on the pragati piece

Just thought I should let you people know regarding the background of my IPL? pragati piece. It all started with this blogpost. I initially wrote it for this blog, following a comment by

on an earlier post. Then, towards the end of that post, the words “policy implications” flowed. And a few more paragraphs followed. Now, I decided it was worth publishing in the Indian Economy Blog. Without even editing it, I published there.

Then, the policy implications seemed to be significant enough to merit a post by themselves. This, I thought, might be superior to what I put on the IEB. I quickly mailed Nitin with the idea, and he replied in the positive, and I got about a week to write it.

If any of you thought that piece was good enough to be the equivalent of 241 runs in a test match against australia, then I must say it was like Sachin’s innings in Sydney in 2004. Words just refused to flow. I’d construct sentences in my head, but by the time I typed half of it, I’d forget the rest. It took me some two days to figure out how to start writing it. Even after I started, it would get hard to find words. I remembered what Kodhi told me about what Paul Theroux told him. Write using pen and paper – was the advise. I must admit it did help.

There were several points when I considered giving up. Most of the times, a few minutes’ of break would do some good. One occasion, after I’d written about half the article, proved especially painful. I just wanted to abandon it. I knew I had spent enough time on it. But then, I remembered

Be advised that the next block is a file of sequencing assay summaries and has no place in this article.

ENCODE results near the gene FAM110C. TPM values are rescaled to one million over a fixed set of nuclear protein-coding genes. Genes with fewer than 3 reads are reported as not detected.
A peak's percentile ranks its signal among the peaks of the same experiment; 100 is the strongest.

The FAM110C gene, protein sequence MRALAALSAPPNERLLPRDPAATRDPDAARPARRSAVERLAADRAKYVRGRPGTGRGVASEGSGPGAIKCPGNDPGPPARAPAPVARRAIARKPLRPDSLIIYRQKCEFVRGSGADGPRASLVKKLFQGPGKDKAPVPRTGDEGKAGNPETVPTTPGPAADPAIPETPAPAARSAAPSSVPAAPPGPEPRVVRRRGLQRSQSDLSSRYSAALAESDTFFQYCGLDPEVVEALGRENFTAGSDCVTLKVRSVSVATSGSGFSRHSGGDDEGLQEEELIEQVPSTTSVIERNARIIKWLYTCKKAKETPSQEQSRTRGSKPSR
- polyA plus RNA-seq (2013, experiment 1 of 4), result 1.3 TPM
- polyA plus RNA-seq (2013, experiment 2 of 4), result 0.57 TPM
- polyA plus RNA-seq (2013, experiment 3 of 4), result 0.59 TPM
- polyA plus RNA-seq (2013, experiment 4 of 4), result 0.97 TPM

and his sunk cost fallacy.

There is the other side of the sunk cost fallacy (or i haven’t understood it well). On one hand, the time you’ve spent is already spent. Adn gone. And you shouldn’t worry about it. However, looking at it another way, things are ‘cheaper’ now. Because of what you’ve already done, you need to spend that much less time in order to get what you want. You’ve already done so much research. So, now, you’re significantly better off than you were when you started. You are suddenly prepared to put more effort on it.

I was over the top when the thing got published. I was so thrilled I could’ve screamed, however I took pity on the neighbours. I “screamed” in a different way. I decided to give massive publicity for myself. I was so thrilled i decided I deserved this. And I mailed anyone and everyone who I thought might be interested. It was quite a motley list. And a long one. And I just kept adding to it, unmindful of whether the recipients had the least interest in agricultural futures.

Now, there were a few things I had to learn to accept. There would be scores of “congratulations; really nice article” messages. Many from people who didn’t really understand the thing. I would have to accept the wishes gracefully, without displaying any arrogance. There would be scores of questions raised, both from people who understood the thing and those who didn’t. I’d have to patiently sit and explain the stuff to each of them. It was my responsibility, having asked them to read this piece.

A number of people in my “list” are grad students in the US. People who live and breathe journal papers. I don’t know what they’d’ve thought of me publishing something in a non-academic journal and going to town over that. There would have been a few others also who would’ve assumed I was way too arrogant for blowing my own trumpet like this. Anyways I decided not to bother with this, and just go ahead.

Regarding this particular post, I thought about it some ten times before I finally decided to go ahead and write it. Seven times I decided it’s not a Lagaan that i’ve made to release a “the making of Lagaan” DVD. thrice I started writing, only to face the writer’s block. Anyways, you just read it.

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